November 4, 2014

The Parkinson's / Depression Connection

An article in the October issue of Pharmacy Practice News highlighted the common association between Parkinson’s disease (PD) and depression. The story follows up on the sad suicide of Robin Williams, who had struggled with depression for a long time before being diagnosed with PD not long before his death.

I’ve written often about this connection. Depression often accompanies PD; along with constipation and insomnia, it’s a common non-motor symptom of the disease. There is also evidence that depression is associated with later onset of PD. In any case, estimates suggest that half of the one million Americans with PD also deal with depressive symptoms during their lives.

Because the article appeared in a trade group publication, it emphasizes the role pharmacists can play when they interact with their PD patients. Naturally, the PD-depression connection is something all healthcare professionals should keep in mind.

Writing for her fellow pharmacists, Sarah Melton -- associate professor at the Bill Gatton College of Pharmacy, East Tennessee State University (ETSU), in Johnson City, TN -- said: “The most important thing is that you are very conscientious about following up to make sure the medication is working and they’re not having any adverse effects. And you always want to ask about suicidal ideation.”

Those Tough Questions
Melton said that many providers are uncomfortable asking the important questions, like “Have you thought about hurting yourself?” or “Have you ever thought the world would be better off if you weren’t here?”

A depressed person with Parkinson’s should ideally hear those kinds of questions from his primary physician.

Lawrence J. Cohen -- psychiatric pharmacist and professor of pharmacotherapy at the University of North Texas System College of Pharmacy in Fort Worth – said that Robin Williams’ progression from depression to suicide wasn’t unusual:
People get depressed pretty quickly. Patients find out that they have Parkinson’s disease and as part of that, they have the behavioral depression that goes along with realizing that they’re not going to live forever and their movements might get in the way of being able to take care of themselves and be independent. You can imagine how it all starts to snowball.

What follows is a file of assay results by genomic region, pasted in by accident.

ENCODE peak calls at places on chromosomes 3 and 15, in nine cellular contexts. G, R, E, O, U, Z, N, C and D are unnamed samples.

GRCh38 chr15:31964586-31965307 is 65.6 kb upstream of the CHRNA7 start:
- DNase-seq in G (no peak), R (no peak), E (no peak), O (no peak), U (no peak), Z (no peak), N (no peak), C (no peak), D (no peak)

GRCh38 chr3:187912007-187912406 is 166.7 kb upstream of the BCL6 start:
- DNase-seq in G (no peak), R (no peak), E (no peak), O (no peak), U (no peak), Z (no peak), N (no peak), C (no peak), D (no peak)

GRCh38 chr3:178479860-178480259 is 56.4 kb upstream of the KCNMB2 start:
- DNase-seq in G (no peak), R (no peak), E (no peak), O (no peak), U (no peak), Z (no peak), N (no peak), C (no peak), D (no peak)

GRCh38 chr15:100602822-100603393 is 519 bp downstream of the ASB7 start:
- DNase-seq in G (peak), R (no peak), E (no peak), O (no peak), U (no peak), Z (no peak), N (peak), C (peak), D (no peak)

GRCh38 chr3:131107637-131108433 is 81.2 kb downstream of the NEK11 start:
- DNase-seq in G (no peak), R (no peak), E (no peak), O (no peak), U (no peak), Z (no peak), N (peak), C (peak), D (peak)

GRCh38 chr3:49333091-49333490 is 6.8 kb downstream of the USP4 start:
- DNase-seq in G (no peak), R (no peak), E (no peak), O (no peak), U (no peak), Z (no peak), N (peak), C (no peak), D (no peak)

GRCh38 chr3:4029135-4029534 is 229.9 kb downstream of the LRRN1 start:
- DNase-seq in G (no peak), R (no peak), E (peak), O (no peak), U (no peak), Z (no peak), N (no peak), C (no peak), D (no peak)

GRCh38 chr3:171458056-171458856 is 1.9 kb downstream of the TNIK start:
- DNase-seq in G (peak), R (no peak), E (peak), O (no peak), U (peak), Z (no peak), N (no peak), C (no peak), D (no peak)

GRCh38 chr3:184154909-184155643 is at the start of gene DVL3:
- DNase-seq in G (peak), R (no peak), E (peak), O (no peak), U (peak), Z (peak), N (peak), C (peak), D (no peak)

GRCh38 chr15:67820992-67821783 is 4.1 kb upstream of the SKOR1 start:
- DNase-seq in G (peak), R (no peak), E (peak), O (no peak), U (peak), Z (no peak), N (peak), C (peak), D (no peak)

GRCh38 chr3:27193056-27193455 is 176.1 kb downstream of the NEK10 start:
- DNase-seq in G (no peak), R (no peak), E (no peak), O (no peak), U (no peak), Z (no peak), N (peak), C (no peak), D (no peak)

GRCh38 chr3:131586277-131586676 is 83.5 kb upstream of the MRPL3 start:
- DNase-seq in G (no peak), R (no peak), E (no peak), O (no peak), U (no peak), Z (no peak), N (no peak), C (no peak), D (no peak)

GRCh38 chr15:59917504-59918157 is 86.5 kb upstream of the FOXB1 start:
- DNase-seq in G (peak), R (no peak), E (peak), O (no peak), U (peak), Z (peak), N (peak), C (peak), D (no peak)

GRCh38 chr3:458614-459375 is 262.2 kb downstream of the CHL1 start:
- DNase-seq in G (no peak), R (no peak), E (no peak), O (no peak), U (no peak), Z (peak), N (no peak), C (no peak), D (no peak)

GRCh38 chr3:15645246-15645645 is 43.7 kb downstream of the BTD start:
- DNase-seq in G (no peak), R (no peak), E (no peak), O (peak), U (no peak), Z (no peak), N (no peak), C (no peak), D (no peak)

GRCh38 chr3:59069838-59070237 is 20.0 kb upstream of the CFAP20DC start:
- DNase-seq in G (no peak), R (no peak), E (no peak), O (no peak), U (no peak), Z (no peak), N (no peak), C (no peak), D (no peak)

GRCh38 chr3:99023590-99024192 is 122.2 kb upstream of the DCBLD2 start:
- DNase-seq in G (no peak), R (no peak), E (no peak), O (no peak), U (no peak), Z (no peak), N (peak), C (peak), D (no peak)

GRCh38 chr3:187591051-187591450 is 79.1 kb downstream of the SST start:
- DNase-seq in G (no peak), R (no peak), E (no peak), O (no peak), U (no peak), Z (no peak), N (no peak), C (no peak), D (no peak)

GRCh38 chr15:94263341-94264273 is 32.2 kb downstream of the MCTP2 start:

The possible link between medications – either for PD or depression – and suicide isn’t new. For years, the FDA has required warnings about that link on packaging for antidepressants. In addition, the gold-standard medication for PD -- carbidopa-levodopa -- typically includes a package insert cautioning clinicians to carefully observe their patients for signs of depression and “concomitant suicidal tendencies.”

Chicken or Egg?
Psychiatric pharmacist Talia Puzantian said Williams’ suicide begged the question: “Was it the medication or the underlying disease that caused the suicides? Often, years before any of the symptoms of Parkinson’s disease appear, patients may develop signs of depression.

There’s another consideration, too, according to Puzantian: “Depression in Parkinson’s disease, left untreated, can increase the physical manifestation of Parkinson’s and worsen its progression.”

To date, there is no scientific evidence linking PD meds to depression or suicide. However, increased risk of suicide has been shown in PD patients who undergo deep brain stimulation (DBS), during which surgeons implant electrodes to regulate the brain’s electrical activity in patients for whom the standard meds just haven’t worked.

Dr. Melton urged her colleagues to carefully monitor their patients with PD… patients who typically take a variety of medications. She recommended initiating those “difficult conversations” about depression and suicide, and carefully investigating possibilities of adverse drug interactions with PD meds. Medicines for high blood pressure, antidepressants, antipsychotics, and sedatives are regular culprits.

PD Patients with Psych Disorders: Special Challenge
Dr. Cohen – the psychiatric pharmacist in Fort Worth – explained that managing meds is particularly difficult for PD patients with psychiatric disorders:
It is really complicated, because you’re balancing neurotransmitters in different ways. Most difficult would be a patient who has a psychotic disorder and parkinsonism, because basically you’re kicking up the level of dopamine with Parkinson’s treatments, and you’re bringing down dopamine at the receptor when patients are treated with antipsychotics. So in a way it’s in direct opposition.

Dr. Melton added that cognitive therapies can be as effective for depressed PD patients as medication, a claim we often hear from psychiatrists about the power of talk therapy. She said, “Parkinson’s patients can really benefit if they have a therapist who works with them on depressive symptoms and on changing the way they process the different thoughts they have, especially if they become suicidal.”

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